This meme has been appearing frequently in my Twitter feed lately (origin unknown):
I don’t know about you, but I see a horse’s head with bunny ears. And when I focus on the horse’s snout and try to see a face in it, the whole shape becomes a seal on its stomach with its tail in the air.
But I don’t see a fish or a mermaid. Does that make me other-brained?
If I could switch between seeing a fish and a mermaid instead of a horse and a seal, would that mean I’m switching between being ‘right-brained’ and being ‘left-brained’?
If a computer with pattern-recognition software identified a fish in the picture, what would that make the computer? It doesn’t even have a brain.
Surely the meme didn’t originate with neuroscientists, and I have no doubt some will see it as a joke, but the meme rests on a cultural background which focuses, as usual, too much on hardware and casts people as mindless automata.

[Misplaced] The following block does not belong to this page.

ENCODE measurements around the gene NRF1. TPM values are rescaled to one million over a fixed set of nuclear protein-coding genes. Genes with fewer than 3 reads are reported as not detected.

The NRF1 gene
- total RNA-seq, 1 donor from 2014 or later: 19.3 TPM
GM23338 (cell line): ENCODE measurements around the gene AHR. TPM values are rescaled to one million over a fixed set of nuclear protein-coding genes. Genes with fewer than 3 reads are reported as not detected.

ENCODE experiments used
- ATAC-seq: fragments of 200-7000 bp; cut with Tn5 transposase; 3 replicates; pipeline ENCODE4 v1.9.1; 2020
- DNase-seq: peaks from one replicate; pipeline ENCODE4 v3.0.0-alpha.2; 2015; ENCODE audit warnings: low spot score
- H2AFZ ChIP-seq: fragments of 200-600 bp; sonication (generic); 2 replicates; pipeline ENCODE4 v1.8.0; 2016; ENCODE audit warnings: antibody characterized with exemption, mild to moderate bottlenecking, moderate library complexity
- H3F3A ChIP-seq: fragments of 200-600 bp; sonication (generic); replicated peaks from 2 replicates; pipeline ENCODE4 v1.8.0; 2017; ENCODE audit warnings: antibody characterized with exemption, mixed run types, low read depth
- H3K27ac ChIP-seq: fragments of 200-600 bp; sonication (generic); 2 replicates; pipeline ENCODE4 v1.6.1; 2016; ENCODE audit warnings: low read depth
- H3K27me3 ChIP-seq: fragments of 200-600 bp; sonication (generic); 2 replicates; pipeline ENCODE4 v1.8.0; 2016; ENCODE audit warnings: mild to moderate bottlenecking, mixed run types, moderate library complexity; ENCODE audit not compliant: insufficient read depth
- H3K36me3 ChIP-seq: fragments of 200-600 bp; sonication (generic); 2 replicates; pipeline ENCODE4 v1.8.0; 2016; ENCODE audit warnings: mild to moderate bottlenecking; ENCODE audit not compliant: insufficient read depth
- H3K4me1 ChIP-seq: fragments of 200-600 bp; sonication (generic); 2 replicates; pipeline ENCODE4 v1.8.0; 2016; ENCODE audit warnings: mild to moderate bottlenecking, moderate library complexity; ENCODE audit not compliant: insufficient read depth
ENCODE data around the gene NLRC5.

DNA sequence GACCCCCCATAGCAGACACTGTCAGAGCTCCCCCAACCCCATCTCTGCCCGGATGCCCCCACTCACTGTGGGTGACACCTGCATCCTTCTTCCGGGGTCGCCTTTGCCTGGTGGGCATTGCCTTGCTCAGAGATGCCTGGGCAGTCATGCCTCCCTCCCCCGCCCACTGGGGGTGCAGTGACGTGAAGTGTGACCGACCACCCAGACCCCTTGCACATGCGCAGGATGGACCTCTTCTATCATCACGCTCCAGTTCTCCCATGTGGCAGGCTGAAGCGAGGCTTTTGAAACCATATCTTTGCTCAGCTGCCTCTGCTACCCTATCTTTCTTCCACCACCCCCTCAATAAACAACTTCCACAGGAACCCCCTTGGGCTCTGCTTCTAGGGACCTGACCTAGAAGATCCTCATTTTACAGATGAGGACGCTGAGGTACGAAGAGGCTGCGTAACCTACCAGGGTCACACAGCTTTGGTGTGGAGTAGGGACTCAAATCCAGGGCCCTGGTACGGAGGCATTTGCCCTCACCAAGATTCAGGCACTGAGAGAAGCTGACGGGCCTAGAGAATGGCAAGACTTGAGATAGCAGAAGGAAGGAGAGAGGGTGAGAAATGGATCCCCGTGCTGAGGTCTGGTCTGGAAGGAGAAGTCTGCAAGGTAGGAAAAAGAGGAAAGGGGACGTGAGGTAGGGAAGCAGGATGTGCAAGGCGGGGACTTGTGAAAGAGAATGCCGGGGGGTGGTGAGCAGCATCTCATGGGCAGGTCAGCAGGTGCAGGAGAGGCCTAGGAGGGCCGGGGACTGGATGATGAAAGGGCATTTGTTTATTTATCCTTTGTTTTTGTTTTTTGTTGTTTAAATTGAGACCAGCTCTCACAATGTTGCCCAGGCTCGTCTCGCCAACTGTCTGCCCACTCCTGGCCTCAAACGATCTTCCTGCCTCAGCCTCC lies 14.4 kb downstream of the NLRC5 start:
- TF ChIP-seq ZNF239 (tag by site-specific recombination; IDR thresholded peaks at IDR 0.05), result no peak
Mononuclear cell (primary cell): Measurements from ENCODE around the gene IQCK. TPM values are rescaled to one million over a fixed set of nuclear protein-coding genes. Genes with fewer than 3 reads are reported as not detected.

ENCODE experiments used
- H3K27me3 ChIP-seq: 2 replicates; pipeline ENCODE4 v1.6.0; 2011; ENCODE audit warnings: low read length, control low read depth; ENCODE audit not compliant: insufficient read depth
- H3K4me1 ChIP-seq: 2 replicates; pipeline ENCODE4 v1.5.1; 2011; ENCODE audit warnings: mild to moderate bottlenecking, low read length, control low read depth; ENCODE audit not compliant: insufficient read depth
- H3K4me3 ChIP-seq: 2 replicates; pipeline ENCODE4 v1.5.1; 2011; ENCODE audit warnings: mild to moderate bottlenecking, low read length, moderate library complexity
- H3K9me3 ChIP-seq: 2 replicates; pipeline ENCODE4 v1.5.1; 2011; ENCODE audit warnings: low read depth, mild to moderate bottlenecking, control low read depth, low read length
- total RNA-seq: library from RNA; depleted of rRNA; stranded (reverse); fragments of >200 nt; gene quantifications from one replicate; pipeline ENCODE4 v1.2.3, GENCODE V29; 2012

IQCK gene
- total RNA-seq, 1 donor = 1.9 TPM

Why explain the phenomenon of different people seeing different things in this picture in terms of brain halves when it is much better explained in terms of different ideas and preferences? When children learn to identify and interpret what they see around them – this ability isn’t inborn – they come up with different ideas about how to do just that. Countless iterations of error correction will make their shape-recognition algorithms converge to a high degree, but, particularly for ambiguous shapes, people will creatively find different answers.
That’s why people see different shapes in the picture above. Not because of their brains!